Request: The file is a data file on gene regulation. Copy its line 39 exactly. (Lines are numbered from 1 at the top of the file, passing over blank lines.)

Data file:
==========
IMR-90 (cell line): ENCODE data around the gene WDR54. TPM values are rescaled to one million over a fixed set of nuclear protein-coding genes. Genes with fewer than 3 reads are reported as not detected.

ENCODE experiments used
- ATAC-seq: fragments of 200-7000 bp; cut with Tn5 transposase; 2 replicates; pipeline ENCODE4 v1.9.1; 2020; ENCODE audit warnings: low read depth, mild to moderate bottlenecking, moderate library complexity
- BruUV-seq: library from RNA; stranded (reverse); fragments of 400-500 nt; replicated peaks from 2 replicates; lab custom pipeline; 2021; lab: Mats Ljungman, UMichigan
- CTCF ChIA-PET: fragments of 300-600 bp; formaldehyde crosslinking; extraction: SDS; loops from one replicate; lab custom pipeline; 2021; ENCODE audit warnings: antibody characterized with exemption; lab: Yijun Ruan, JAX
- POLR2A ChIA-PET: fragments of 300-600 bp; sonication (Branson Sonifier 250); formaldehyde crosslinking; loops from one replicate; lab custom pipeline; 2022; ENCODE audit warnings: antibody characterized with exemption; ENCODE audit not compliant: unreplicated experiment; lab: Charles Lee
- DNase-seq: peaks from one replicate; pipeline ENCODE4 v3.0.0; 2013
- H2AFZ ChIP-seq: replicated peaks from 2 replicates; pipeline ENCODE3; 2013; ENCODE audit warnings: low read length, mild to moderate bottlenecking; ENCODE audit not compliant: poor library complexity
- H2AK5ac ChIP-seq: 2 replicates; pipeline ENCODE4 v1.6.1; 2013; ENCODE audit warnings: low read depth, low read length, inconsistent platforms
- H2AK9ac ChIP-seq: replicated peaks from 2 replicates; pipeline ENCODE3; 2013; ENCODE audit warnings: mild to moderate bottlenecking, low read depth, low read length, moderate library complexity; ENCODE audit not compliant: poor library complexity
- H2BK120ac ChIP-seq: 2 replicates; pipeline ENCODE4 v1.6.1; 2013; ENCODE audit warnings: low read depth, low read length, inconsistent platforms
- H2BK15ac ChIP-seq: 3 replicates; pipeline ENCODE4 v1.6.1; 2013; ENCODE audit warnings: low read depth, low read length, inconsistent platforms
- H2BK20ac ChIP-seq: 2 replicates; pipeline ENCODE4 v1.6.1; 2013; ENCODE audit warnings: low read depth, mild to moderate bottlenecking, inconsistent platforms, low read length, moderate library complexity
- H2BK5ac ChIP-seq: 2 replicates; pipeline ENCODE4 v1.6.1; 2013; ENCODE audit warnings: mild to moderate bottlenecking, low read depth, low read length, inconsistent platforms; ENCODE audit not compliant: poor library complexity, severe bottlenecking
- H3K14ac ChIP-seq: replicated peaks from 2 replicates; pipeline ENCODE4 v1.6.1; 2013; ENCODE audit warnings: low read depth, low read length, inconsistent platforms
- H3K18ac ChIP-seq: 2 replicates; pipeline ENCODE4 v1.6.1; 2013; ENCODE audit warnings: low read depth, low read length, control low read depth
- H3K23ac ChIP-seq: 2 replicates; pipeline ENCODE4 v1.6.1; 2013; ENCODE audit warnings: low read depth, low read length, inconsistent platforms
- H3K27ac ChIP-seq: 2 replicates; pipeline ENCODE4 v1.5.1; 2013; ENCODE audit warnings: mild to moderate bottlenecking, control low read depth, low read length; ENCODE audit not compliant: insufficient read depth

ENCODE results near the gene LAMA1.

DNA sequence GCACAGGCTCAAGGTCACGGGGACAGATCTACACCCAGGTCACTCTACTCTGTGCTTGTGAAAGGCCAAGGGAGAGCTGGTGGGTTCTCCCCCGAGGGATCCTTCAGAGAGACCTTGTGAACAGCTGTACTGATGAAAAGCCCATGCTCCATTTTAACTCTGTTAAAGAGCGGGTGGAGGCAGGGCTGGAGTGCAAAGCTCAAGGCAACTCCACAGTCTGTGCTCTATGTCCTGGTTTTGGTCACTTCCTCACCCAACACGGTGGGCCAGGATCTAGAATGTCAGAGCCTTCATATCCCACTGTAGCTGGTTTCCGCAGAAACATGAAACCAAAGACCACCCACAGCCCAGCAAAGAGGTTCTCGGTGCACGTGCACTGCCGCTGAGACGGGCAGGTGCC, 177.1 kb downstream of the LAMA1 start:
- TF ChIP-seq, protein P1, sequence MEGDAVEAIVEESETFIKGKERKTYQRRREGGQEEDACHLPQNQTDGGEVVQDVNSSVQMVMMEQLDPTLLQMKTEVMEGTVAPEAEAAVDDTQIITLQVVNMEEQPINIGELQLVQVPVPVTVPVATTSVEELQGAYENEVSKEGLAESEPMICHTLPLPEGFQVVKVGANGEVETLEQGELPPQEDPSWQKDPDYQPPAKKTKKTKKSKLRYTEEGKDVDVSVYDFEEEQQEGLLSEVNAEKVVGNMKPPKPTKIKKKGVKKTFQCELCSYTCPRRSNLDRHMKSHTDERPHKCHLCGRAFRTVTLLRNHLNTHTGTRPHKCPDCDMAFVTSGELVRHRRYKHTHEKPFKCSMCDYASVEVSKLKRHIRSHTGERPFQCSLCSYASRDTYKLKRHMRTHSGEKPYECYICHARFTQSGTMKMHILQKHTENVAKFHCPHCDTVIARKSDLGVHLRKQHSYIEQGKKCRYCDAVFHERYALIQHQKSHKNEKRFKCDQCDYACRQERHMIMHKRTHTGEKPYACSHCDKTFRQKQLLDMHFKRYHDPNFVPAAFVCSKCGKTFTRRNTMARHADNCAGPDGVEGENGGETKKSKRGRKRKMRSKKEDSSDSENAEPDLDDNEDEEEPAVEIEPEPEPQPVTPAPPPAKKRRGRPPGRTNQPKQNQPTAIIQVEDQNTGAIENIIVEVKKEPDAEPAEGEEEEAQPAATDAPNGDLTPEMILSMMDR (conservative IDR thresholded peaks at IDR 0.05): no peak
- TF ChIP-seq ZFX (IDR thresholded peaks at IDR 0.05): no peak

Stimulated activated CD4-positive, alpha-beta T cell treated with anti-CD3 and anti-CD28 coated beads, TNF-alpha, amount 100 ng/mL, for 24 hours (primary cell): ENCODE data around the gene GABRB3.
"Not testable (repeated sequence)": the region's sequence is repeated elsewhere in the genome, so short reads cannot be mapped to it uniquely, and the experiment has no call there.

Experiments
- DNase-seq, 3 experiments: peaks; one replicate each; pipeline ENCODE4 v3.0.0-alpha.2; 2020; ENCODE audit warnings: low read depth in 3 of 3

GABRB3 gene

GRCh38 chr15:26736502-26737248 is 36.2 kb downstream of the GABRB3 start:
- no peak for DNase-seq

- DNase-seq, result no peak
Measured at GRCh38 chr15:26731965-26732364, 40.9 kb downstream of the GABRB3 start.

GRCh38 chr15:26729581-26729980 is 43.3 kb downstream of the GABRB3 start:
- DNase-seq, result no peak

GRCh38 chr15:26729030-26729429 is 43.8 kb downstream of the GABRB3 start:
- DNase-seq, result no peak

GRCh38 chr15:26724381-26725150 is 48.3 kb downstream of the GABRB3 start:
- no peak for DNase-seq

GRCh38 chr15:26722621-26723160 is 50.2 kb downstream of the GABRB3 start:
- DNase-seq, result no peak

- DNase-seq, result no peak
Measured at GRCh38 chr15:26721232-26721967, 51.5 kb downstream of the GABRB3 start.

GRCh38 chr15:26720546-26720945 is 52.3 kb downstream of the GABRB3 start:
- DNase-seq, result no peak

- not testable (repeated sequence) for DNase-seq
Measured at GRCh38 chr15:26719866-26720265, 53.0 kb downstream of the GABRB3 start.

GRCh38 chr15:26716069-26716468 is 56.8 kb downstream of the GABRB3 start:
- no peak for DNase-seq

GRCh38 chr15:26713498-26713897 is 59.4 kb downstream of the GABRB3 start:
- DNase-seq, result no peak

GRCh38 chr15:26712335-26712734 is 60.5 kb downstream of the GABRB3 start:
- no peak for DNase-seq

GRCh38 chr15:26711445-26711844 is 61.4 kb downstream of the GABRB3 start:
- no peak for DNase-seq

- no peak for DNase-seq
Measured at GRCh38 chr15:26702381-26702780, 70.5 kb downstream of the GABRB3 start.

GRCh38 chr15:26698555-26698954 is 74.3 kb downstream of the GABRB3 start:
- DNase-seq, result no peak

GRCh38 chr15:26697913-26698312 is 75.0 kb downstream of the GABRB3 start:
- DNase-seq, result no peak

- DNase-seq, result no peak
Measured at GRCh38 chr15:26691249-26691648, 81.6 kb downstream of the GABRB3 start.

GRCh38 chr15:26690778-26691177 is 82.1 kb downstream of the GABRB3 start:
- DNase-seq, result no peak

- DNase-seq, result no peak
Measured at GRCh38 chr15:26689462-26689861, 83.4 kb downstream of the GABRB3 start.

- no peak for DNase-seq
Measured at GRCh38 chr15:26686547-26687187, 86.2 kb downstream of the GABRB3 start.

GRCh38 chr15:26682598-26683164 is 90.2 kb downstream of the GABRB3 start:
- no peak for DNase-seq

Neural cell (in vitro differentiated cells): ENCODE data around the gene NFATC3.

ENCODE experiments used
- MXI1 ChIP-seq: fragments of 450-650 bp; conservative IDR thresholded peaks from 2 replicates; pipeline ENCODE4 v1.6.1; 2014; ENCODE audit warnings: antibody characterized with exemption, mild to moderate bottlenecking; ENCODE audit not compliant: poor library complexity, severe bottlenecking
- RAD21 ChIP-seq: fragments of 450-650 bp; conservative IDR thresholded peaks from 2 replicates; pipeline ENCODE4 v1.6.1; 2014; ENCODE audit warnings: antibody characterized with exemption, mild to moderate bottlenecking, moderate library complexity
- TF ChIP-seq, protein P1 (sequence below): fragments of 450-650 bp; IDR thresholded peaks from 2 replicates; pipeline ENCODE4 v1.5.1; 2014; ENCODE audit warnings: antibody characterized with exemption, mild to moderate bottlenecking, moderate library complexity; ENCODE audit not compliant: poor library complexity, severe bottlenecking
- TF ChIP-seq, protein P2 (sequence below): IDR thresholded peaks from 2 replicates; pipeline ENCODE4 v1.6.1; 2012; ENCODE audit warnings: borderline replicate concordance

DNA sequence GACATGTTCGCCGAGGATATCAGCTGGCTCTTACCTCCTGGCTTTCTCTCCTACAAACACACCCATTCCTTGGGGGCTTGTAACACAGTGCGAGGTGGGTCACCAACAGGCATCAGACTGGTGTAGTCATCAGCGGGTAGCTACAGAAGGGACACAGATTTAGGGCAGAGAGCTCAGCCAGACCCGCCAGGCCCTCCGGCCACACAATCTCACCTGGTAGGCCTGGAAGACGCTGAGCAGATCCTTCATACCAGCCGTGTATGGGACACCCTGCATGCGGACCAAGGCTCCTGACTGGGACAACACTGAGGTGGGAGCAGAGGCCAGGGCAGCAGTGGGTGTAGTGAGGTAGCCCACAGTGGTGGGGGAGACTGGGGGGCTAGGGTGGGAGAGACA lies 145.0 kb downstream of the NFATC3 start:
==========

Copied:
- DNase-seq, result no peak